App Store users and developers in Australia have reported today that Apple has featured scam apps on the App Store. This time, in a “Slime Relaxations” story, the company is promoting apps that have $10+ weekly subscriptions, many of which don’t do anything.

Since the Epic vs. Apple court case took place a few months ago, the Cupertino company said that it would be bad to let other companies and developers sideload apps on the iPhone or even have competing app stores.

But it didn’t take long for people to start exposing scam apps on the App Store. In February, a developer exposed multiple scam apps on the App Store, with some of them bringing in millions of dollars in revenue.

In June, for example, a Washington Post story showed that scam apps make up almost 2% of top-grossing apps in the App Store. In Apple’s defense, Tim Cook stated that the App Store is a “safe and trusted place:”

“We wanted to create a safe and trusted place for users to discover apps–and a means of providing a secure and supportive way for developers to develop, test and distribute apps to iPhone users globally.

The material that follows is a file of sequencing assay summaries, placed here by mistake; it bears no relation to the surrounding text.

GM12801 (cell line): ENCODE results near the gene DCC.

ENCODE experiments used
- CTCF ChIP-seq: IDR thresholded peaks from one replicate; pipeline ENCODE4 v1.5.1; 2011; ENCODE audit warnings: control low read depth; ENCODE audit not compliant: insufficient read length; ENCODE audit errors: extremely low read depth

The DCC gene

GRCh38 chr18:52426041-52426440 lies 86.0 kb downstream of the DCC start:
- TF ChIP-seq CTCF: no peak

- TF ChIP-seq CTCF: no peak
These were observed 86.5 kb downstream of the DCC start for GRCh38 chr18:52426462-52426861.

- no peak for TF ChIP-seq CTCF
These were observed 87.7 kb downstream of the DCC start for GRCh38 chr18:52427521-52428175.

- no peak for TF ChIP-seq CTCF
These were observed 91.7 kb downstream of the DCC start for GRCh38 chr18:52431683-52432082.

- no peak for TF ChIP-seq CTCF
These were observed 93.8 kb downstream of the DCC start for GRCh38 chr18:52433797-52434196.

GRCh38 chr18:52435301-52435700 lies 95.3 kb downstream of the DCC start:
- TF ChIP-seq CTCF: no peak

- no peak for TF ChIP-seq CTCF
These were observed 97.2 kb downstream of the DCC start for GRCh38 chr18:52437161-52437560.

Curation has always been one of the App Store’s chief features and sources of value for our users. We held a quality department store as a model: place where customers can find a great variety of options, but can feel confident that the selection is high-quality, reliable and current.”

However, more than just Apple approving a scam app, it also promoted multiple scam apps in an App Store story today in Australia. First highlighted by Twitter users Beau Nouvelle and Simeon, one of these apps named Jelly: Slime simulator, ASMR” costs $13 per week and basically doesn’t do anything.

After the media started covering this story, Apple apparently removed the feature article about “Slime Relaxations,” which was found here.

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About the Author

José Adorno

Brazilian tech Journalist. Author at 9to5Mac. Previously at tv globo, the main TV broadcaster in Latin America.

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